The respondents' testimony that they rendered
  substantial services and that their clients
  willingly paid the service fees, is unrebutted in
  the record. On the other hand, the requirements
  of § 2119 are for the benefit of the consumer
  client, particularly the persons in the substandard
  market, those who are declined coverage in the
  standard market where only the manual premium is
  usually charged, who are most vulnerable to service
  fee charges to obtain the surety bond. They cannot
  obtain contracts to work without supplying a bond
  and are at the mercy of the respondents. The
  statute does not prohibit the imposition of service
  charges by brokers; it requires only that the
  client be informed of that charge and that he
  consent in writing to it.

Id. at 6-7. The hearing officer then ordered respondents to make restitution of the service fees paid by their clients in the amount of $3.2 million and to pay the maximum penalties provided by law in lieu of the revocation of their licenses on the grounds that "they are untrustworthy to act as insurance agents and/or brokers within the meaning and intent of Section 2110 of the Insurance Law. . . ." Id. at 9.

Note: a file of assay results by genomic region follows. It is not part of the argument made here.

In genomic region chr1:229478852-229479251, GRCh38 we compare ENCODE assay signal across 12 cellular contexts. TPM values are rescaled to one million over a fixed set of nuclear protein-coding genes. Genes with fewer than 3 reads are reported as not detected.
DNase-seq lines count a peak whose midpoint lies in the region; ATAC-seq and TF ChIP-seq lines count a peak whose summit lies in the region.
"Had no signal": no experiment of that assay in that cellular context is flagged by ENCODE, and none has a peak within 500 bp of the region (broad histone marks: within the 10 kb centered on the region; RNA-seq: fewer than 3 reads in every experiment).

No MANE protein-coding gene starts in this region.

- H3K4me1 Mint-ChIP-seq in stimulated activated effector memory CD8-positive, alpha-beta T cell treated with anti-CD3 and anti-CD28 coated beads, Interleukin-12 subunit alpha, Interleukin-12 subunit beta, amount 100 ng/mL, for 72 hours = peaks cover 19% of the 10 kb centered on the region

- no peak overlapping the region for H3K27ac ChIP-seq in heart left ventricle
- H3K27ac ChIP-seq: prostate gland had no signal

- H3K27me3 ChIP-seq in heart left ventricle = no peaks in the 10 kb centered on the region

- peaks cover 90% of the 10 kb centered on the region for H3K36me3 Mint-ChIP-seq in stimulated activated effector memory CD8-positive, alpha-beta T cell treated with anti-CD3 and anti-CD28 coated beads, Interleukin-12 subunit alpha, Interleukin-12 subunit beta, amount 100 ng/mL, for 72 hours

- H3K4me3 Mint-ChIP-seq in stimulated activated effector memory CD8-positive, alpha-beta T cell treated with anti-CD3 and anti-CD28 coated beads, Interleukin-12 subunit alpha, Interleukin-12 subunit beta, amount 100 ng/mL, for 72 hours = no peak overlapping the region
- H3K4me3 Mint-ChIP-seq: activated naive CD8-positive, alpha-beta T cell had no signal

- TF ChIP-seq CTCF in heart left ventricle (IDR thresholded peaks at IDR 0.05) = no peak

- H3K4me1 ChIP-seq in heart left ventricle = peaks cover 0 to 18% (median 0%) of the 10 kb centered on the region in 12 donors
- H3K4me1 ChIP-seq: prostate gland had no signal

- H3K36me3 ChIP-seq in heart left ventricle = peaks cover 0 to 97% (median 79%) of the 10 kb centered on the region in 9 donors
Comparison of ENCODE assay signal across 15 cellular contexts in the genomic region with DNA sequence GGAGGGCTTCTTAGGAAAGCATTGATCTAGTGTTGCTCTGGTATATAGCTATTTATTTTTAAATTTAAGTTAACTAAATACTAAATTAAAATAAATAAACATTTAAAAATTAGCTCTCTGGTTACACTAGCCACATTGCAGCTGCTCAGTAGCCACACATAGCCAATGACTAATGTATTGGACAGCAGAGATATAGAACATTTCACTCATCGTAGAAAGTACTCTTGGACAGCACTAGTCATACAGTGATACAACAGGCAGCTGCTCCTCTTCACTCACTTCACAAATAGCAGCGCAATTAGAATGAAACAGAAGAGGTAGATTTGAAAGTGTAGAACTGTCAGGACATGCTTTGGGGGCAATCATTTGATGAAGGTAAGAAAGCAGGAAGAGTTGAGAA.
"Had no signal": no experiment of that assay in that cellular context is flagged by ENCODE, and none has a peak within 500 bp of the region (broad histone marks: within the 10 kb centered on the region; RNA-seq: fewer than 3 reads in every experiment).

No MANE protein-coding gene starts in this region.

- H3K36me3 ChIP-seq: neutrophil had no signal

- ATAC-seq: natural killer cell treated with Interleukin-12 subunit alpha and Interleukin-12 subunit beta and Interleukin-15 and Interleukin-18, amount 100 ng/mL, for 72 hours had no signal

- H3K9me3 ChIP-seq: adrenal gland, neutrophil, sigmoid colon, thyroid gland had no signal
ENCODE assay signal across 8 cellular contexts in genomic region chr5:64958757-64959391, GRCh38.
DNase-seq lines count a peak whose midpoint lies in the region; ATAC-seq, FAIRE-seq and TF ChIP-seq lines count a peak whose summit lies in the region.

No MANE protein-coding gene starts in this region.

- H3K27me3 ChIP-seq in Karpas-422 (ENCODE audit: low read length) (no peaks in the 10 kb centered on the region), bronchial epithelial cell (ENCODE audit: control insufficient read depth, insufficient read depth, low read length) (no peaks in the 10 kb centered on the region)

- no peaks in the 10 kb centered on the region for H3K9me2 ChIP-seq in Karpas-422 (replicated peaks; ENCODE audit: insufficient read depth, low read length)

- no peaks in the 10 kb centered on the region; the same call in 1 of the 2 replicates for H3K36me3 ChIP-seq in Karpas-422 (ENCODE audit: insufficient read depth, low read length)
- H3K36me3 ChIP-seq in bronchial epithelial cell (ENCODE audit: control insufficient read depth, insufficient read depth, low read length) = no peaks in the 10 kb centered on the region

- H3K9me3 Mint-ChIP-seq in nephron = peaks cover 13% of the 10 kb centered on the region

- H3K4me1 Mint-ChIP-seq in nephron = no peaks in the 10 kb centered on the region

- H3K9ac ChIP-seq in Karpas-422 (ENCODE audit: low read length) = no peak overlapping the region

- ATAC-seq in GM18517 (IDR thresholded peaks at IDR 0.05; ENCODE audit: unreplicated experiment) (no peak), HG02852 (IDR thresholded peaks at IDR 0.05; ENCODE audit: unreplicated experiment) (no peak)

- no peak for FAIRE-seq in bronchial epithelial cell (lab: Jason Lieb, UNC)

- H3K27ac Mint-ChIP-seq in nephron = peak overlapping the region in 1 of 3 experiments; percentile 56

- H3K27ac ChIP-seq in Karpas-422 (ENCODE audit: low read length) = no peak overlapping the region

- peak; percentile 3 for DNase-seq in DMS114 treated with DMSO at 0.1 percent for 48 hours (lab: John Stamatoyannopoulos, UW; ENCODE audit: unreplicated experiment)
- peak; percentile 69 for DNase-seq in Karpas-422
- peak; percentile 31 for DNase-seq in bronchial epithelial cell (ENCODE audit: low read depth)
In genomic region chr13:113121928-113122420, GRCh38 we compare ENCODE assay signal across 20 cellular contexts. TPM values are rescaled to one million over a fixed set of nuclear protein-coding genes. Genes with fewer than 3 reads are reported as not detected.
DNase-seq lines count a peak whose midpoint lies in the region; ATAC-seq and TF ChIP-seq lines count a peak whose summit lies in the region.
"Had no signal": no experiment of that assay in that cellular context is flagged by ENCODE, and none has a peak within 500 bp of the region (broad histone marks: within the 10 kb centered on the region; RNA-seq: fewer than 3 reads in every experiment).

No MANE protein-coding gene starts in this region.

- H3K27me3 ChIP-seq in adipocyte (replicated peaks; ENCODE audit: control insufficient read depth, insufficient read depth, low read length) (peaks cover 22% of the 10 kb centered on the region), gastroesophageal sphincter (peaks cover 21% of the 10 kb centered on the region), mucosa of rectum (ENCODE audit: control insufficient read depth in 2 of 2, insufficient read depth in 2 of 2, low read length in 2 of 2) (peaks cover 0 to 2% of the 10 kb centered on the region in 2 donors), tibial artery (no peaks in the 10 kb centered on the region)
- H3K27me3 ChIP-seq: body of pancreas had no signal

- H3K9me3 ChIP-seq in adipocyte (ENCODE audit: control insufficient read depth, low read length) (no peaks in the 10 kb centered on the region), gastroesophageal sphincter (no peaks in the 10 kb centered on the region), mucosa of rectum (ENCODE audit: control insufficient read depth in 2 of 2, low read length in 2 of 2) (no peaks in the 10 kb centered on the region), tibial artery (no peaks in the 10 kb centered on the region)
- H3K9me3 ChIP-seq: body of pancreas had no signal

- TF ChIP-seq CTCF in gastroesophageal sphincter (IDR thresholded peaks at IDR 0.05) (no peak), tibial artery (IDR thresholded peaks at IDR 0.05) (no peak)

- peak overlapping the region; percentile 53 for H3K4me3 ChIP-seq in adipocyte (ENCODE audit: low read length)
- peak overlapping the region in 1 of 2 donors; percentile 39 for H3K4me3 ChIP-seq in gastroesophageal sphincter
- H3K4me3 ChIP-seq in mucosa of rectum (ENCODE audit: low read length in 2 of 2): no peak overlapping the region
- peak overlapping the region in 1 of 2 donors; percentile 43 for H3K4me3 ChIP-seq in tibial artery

This decision was adopted by the Superintendent of the Department of Insurance on May 4, 1989, id. at 11, and was subsequently affirmed by the Appellate Division. Montuori v. Corcoran, App. Div., 557 N.Y.S.2d 313 (1st Dep't 1990). The Appellate Division found that:

    The Superintendent's determination, that
  petitioners violated Insurance Law § 2119(c)(1), by
  improperly collecting service fees from contractors
  for procuring surety bonds for them without
  obtaining a signed memorandum specifying the amount
  of the service fee, is supported by substantial
  evidence and rationally based.

    In view of the 759 offenses found to have been
  committed by petitioners, the penalty imposed,
  namely revocation of petitioners' licenses unless
  they make restitution and pay $2,500 each in
  civil penalties, is neither shocking to one's
  sense of fairness, nor disproportionate to the
  offense.

Id. (citations omitted).

While its complaint was pending with the Department of Insurance, plaintiff filed the present class action. It alleged that A & B violated the Racketeer Influenced and Corrupt Organizations Act ("RICO"). It also alleged common law claims for fraud, money had and received, unjust enrichment, breach of contract, breach of fiduciary duty and negligent misrepresentation, and a private cause of action under New York Insurance Law § 2119(c) and (d).